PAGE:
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# For any numbers x and y, x#y = xy - x - y if x#y=1 which

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CEO
Joined: 21 Jan 2007
Posts: 2694
Location: New York City
For any numbers x and y, x#y = xy - x - y if x#y=1 which  [#permalink]

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Updated on: 24 Dec 2013, 01:44
5
18
00:00

Difficulty:

55% (hard)

Question Stats:

60% (01:30) correct 40% (01:21) wrong based on 639 sessions

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For any numbers $$x$$ and $$y$$, $$x@y=xy-x-y$$. If $$x@y=1$$, which of the following cannot be the value of $$y$$ ?

A. -2
B. -1
C. 0
D. 1
E. 2

M23-33

Originally posted by bmwhype2 on 21 Dec 2007, 07:14.
Last edited by Bunuel on 24 Dec 2013, 01:44, edited 1 time in total.
Renamed the topic, edited the question, added the OA and moved to PS forum.
Math Expert
Joined: 02 Sep 2009
Posts: 47157
Re: For any numbers x and y, x#y = xy - x - y if x#y=1 which  [#permalink]

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24 Dec 2013, 01:45
2
4
bmwhype2 wrote:
For any numbers $$x$$ and $$y$$, $$x@y=xy-x-y$$. If $$x@y=1$$, which of the following cannot be the value of $$y$$ ?

A. -2
B. -1
C. 0
D. 1
E. 2

M23-33

Given $$xy-x-y=1$$, which is the same as $$(1-x)(1-y)-1=1$$ or $$(1-x)(1-y)=2$$. Now, if $$y=1$$ then $$(1-x)(1-1)=0\neq{2}$$, so in order the given equation to hold true $$y$$ cannot equal to 1.

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CEO
Joined: 17 Nov 2007
Posts: 3484
Concentration: Entrepreneurship, Other
Schools: Chicago (Booth) - Class of 2011
GMAT 1: 750 Q50 V40

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21 Dec 2007, 08:10
2
D

xy-x-y=1 ==> y(x-1)-x=1 ==> y(x-1)=(x+1) ==> y=(x+1)/(x-1) ==>

y=(x-1+2)/(x-1) ==> y=1+2/(x-1)

2/(x-1)<>0 ==> y<>1
Director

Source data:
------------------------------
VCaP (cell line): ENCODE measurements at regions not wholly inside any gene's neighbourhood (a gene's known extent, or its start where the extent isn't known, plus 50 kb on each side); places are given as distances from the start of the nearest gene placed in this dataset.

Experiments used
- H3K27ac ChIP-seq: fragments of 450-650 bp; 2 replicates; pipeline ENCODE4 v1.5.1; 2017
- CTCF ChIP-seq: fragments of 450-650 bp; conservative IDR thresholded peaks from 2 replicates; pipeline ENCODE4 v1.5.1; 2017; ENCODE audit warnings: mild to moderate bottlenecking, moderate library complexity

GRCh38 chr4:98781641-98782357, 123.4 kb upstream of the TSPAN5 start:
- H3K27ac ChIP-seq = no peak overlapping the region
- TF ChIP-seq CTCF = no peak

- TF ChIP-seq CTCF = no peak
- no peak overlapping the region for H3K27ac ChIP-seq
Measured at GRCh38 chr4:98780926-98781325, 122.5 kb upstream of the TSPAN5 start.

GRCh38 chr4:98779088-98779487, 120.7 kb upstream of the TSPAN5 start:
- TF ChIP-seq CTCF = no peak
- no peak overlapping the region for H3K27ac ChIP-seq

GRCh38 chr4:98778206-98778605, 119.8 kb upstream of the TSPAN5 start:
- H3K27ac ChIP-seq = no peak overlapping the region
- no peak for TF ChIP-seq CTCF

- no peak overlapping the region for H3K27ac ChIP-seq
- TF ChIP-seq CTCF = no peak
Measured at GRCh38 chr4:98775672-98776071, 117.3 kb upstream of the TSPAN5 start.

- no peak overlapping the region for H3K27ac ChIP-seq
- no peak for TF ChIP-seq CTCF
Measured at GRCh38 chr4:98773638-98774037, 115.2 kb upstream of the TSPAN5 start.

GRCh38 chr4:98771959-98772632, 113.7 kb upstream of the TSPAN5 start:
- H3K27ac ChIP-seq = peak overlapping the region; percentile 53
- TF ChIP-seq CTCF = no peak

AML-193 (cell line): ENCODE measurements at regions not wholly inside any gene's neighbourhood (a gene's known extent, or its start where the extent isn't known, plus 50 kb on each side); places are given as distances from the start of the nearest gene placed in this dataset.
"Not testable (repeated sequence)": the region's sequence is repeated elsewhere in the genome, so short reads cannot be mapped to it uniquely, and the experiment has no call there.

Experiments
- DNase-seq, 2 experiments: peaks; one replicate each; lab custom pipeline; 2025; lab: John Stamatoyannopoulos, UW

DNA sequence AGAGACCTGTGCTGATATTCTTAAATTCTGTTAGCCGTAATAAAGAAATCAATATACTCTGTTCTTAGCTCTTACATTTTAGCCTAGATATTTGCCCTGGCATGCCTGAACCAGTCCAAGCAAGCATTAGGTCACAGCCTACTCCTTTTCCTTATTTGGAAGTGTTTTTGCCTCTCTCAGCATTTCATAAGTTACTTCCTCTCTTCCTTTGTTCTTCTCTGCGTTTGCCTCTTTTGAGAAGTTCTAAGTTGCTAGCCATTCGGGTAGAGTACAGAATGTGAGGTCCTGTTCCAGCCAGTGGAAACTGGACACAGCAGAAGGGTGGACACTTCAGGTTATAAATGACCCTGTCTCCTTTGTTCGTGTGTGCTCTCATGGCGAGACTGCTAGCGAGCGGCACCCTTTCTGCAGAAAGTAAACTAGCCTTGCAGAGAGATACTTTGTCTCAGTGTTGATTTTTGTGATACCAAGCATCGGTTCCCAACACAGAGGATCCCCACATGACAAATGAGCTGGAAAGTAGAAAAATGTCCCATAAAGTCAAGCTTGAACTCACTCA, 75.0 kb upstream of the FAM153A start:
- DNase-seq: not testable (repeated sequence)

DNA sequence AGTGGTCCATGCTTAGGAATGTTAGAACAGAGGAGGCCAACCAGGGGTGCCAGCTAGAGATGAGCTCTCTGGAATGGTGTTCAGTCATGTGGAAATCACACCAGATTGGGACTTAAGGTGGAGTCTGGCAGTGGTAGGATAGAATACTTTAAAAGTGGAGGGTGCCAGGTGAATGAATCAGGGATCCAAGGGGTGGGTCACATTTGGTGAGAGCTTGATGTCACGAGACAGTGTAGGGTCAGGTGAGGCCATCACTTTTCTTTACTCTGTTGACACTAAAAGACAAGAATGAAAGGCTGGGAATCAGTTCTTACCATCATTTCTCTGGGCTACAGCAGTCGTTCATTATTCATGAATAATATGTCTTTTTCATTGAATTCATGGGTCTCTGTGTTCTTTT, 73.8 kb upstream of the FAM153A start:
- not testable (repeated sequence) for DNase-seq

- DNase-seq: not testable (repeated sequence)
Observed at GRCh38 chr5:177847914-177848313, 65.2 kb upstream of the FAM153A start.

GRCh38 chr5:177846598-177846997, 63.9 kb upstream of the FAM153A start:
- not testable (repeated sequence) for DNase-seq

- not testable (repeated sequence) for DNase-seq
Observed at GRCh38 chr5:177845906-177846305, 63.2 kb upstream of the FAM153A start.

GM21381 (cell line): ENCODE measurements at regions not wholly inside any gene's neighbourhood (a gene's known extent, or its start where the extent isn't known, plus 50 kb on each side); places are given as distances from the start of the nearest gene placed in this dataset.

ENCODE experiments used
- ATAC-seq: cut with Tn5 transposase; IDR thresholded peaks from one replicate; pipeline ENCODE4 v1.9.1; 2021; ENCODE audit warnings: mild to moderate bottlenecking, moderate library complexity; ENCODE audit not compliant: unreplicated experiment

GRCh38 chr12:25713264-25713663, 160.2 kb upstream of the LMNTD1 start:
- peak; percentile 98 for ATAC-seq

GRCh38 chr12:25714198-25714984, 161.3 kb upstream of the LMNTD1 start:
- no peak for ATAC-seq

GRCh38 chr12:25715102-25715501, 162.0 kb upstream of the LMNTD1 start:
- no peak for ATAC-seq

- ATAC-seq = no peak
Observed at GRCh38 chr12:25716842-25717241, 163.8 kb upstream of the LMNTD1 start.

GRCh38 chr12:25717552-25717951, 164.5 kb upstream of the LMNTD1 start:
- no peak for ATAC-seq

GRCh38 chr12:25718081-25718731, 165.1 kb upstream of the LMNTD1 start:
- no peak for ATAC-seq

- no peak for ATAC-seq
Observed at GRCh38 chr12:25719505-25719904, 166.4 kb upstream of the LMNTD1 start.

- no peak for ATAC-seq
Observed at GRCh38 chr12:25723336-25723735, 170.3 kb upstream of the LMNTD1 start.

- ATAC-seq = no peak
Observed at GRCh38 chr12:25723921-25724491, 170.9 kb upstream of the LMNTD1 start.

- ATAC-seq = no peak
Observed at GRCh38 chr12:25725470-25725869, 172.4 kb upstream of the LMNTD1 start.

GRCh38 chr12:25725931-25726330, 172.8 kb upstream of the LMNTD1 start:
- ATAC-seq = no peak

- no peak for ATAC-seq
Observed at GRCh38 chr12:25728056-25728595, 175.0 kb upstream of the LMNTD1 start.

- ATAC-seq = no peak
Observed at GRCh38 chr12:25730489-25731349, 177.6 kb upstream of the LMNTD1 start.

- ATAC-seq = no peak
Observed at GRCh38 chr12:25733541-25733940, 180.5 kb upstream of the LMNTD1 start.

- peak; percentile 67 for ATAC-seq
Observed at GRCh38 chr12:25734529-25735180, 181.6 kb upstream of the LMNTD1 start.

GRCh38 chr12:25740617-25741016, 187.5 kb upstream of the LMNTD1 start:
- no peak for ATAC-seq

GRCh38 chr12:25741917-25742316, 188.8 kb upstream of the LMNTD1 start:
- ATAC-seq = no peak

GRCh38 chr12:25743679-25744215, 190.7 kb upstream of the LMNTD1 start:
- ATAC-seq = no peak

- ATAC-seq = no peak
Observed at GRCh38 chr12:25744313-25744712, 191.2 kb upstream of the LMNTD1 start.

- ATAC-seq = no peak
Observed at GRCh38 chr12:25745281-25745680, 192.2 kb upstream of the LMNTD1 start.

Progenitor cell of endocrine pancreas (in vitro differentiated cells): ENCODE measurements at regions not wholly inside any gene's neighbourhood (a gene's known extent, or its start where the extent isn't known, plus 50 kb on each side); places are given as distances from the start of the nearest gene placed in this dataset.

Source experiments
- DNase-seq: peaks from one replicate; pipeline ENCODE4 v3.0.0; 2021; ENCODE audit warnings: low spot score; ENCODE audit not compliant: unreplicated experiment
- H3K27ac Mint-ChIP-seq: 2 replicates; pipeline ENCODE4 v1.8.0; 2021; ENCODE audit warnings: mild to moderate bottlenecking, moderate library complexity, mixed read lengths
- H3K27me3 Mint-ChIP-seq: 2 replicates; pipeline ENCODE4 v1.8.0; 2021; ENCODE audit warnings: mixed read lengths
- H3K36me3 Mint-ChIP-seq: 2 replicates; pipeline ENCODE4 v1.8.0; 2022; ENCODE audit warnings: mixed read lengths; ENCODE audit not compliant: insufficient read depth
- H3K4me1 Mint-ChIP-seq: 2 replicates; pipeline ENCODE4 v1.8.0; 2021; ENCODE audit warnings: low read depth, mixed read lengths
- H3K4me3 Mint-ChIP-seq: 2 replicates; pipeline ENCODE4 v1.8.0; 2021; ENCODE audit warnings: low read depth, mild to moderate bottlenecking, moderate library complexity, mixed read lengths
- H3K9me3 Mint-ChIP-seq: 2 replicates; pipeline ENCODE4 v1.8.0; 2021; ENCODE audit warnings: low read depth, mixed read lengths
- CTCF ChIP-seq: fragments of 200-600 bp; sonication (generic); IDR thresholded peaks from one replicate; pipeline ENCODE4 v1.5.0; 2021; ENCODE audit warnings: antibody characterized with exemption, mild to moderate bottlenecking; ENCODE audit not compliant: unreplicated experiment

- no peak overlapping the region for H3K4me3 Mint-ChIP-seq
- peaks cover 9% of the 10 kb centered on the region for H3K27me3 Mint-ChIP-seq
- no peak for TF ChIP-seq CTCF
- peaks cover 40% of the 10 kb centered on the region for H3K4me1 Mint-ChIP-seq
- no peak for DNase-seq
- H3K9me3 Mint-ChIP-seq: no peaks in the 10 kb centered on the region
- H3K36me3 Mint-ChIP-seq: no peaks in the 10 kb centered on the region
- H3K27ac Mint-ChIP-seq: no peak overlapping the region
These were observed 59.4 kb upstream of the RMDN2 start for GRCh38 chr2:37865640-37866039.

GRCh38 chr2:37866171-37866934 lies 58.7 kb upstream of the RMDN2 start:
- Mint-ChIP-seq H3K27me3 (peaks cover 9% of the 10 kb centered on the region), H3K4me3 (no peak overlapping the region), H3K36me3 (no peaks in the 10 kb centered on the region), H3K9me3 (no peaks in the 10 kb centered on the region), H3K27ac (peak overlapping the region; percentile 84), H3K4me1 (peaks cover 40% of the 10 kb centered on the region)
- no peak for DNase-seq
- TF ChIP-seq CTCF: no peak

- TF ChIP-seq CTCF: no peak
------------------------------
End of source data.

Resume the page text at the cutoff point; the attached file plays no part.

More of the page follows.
Joined: 03 Sep 2006
Posts: 839

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21 Dec 2007, 21:52
1
bmwhype2 wrote:
For any numbers x and y, x#y = xy - x - y
if x#y=1 which cannot be the value of y?

-2
-1
0
1
2

Y= (X+1)/(X-1)

Now substitute the choices, For Y=1,

X+1 = X-1

which is not possible, that means Y=1 is not possible.
Retired Moderator
Joined: 14 Dec 2013
Posts: 3195
Location: Germany
Schools: HHL Leipzig
GMAT 1: 780 Q50 V47
WE: Corporate Finance (Pharmaceuticals and Biotech)

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24 Dec 2013, 01:56
1
1
walker wrote:
D

xy-x-y=1 ==> y(x-1)-x=1 ==> y(x-1)=(x+1) ==> y=(x+1)/(x-1) ==>

y=(x-1+2)/(x-1) ==> y=1+2/(x-1)

2/(x-1)<>0 ==> y<>1

similarly x= (y+1)/(y-1)...denominator cannot be 0, hence y cannot be 1.
Senior Manager
Joined: 25 Mar 2013
Posts: 265
Location: United States
Concentration: Entrepreneurship, Marketing
GPA: 3.5
Re: For any numbers x and y, x#y = xy - x - y if x#y=1 which  [#permalink]

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05 Jan 2014, 07:35
D

x#y = xy - x - y where x#y = 1
so, choosing x and y values from option x= 0 and x = 1 then
substitute
1 = 0* 1 - 0 - 1 = -1 , where equation is # if y = 1 ,

seeing with x= 0 and y = -1 ,then yes 1 = 1, same as other too..
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Intern
Joined: 02 Mar 2010
Posts: 19
Re: For any numbers x and y, x#y = xy - x - y if x#y=1 which  [#permalink]

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12 Nov 2014, 21:28
Bunuel wrote:
bmwhype2 wrote:
For any numbers $$x$$ and $$y$$, $$x@y=xy-x-y$$. If $$x@y=1$$, which of the following cannot be the value of $$y$$ ?

A. -2
B. -1
C. 0
D. 1
E. 2

M23-33

Given $$xy-x-y=1$$, which is the same as $$(1-x)(1-y)-1=1$$ or $$(1-x)(1-y)=2$$. Now, if $$y=1$$ then $$(1-x)(1-1)=0\neq{2}$$, so in order the given equation to hold true $$y$$ cannot equal to 1.

Hey Bunuel,
What are the guidelines to factor $$xy-x-y=1$$ as $$(1-x)(1-y)-1$$? Can you please provide a link of study or similar problems? I'm unable to understand.
Thanks,
Intern
Joined: 05 Aug 2015
Posts: 46
Re: For any numbers x and y, x#y = xy - x - y if x#y=1 which  [#permalink]

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01 Dec 2015, 22:42
prsnt11 wrote:
Bunuel wrote:
bmwhype2 wrote:
For any numbers $$x$$ and $$y$$, $$x@y=xy-x-y$$. If $$x@y=1$$, which of the following cannot be the value of $$y$$ ?

A. -2
B. -1
C. 0
D. 1
E. 2

M23-33

Given $$xy-x-y=1$$, which is the same as $$(1-x)(1-y)-1=1$$ or $$(1-x)(1-y)=2$$. Now, if $$y=1$$ then $$(1-x)(1-1)=0\neq{2}$$, so in order the given equation to hold true $$y$$ cannot equal to 1.

Hey Bunuel,
What are the guidelines to factor $$xy-x-y=1$$ as $$(1-x)(1-y)-1$$? Can you please provide a link of study or similar problems? I'm unable to understand.
Thanks,

I second this question - can someone please provide some guidance? Thanks!!